Of course the height you desire the hedge, makes a difference in choice of plants to use as well.

            Image

            Heights of hedges.

            The height is also dictated by how often and by what method is used to keep the hedge clipped. As can be seen below, this hedge would take many hours of work to keep it in this condition.

            Image

            Trimming a hedge can be a simple job, with a handheld trimmer or a more serious project with lots big of equipment.

             

            Clearing away the cuttings

              Views: 348

            • Downloadable Help Sheets,  Landscaping,  Real Estate

              Outside Home Check List

              Outside Home Check List

              After starting my Real Estate career in England in 1971.

              I left for 25 years to development a multi award winning External Works Design & Build Company in London.

              Residential Properties

              Part of this was spent designing & building high end landscapes on residential properties in Southern England.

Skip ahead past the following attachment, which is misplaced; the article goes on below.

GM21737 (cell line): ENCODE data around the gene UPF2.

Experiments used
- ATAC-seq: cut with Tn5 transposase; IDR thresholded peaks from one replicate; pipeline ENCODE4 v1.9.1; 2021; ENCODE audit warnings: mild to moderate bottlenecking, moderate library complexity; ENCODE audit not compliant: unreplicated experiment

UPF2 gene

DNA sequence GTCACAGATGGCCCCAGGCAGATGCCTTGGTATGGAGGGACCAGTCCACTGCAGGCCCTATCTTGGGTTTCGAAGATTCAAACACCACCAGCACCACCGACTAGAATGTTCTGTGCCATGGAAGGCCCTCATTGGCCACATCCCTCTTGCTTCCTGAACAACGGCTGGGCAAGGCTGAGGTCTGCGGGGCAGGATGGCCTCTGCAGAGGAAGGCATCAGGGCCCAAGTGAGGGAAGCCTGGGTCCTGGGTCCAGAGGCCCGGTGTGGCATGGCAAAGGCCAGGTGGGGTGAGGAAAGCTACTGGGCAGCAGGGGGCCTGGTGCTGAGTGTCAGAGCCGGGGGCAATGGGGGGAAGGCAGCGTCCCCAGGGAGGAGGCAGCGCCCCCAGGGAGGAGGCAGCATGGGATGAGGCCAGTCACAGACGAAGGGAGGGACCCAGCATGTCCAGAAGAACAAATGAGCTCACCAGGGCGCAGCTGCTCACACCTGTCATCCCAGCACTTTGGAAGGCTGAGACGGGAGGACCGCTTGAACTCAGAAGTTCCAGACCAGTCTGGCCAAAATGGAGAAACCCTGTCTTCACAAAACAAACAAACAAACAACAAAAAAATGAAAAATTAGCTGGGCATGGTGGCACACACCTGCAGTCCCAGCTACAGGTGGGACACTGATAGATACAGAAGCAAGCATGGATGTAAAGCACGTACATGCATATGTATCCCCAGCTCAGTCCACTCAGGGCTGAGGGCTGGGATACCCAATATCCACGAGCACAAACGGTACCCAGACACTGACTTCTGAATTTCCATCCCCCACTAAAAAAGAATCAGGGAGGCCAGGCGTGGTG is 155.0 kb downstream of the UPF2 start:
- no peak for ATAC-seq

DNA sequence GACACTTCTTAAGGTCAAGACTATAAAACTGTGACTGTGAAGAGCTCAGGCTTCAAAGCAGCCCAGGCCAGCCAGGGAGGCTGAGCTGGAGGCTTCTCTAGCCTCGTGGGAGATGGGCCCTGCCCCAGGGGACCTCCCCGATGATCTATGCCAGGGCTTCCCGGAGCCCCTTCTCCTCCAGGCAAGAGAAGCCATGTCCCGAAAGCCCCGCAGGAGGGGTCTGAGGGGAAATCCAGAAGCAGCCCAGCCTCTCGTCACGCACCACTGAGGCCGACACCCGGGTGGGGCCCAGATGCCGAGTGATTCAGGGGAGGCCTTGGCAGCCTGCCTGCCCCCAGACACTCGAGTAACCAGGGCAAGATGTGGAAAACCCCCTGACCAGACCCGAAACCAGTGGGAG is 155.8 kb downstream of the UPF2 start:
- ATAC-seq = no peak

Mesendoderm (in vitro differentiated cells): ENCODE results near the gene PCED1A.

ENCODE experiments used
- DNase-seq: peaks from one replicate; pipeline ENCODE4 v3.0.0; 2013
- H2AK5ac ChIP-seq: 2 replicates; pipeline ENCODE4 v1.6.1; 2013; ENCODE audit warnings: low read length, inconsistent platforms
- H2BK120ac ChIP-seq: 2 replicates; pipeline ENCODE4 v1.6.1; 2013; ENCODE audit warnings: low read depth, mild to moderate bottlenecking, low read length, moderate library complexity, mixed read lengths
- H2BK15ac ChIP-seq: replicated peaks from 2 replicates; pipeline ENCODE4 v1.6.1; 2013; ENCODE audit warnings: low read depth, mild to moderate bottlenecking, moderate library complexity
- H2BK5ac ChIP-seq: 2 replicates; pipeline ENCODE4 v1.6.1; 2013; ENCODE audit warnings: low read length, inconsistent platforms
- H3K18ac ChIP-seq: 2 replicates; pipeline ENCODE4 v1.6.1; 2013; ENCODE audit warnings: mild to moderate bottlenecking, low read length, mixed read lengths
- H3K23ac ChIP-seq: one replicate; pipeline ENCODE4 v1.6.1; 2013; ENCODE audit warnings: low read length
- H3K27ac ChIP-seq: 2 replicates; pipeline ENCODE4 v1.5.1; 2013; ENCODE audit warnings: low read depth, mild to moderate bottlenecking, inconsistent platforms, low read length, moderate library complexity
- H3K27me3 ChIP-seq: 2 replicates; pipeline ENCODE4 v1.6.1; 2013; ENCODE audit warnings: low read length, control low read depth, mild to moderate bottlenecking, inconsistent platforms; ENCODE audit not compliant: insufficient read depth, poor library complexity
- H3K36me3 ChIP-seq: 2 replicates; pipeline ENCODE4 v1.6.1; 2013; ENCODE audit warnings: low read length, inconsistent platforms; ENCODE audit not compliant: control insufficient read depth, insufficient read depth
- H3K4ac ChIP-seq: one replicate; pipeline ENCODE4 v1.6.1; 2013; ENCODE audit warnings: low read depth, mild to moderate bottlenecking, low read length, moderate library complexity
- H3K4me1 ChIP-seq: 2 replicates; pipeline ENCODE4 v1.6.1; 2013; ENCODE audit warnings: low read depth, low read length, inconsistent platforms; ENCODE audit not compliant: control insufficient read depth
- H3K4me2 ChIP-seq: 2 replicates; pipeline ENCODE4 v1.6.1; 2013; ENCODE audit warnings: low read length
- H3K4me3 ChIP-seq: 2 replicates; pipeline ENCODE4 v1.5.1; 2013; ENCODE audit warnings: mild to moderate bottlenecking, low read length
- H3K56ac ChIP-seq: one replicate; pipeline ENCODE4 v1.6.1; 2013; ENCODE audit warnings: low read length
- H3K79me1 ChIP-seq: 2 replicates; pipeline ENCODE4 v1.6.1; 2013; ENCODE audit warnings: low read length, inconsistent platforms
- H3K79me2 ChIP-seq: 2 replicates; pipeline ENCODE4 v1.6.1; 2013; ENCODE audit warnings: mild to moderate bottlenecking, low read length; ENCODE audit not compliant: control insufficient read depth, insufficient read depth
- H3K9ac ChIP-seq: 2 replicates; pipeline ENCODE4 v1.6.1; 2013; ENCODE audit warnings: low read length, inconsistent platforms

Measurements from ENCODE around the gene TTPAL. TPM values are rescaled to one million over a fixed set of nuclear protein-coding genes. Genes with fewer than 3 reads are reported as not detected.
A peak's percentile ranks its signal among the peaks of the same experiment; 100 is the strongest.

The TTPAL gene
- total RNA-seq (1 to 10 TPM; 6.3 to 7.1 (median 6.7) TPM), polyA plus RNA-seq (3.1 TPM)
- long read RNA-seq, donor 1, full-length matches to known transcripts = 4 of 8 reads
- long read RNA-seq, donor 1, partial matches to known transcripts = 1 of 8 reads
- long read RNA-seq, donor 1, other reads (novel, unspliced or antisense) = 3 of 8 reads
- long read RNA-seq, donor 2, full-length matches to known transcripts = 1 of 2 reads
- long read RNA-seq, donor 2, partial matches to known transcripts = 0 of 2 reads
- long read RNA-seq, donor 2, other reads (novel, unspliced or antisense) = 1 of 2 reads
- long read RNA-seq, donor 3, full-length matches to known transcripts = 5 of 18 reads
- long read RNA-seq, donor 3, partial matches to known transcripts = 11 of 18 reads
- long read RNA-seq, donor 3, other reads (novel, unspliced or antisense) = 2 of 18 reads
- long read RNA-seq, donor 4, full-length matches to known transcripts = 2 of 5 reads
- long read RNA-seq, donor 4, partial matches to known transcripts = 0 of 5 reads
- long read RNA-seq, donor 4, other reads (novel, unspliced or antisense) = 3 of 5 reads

We developed an initial review list of what to look for when considering the potential for properties, along with expected on going aftercare.

              Our construction teams focused on detailed hard & soft landscaping.

              Developing new ‘Designer Drives’ using a  ‘drylay’ system with block, brick and granite materials as early as 1982.

              Natural brick & granite
              Natural Engineering Brick Dive, in herring bone pattern
              Recessed manhole access covers cut into drylay brick paving

              Can you see the second manhole cover  ?

              Canted block edge that leads the eye around the design.
              Practically to let a driver know they were nearly off the driveway.

              Some larger homes benefitted from a less expensive softer appearance as below when we used a bonded ( with fibreglass resin) gravel drive with brick gulley detail.

              Triple brick drainage channel set around a bonded gravel drive
              Bonded gravel with brick gulley edge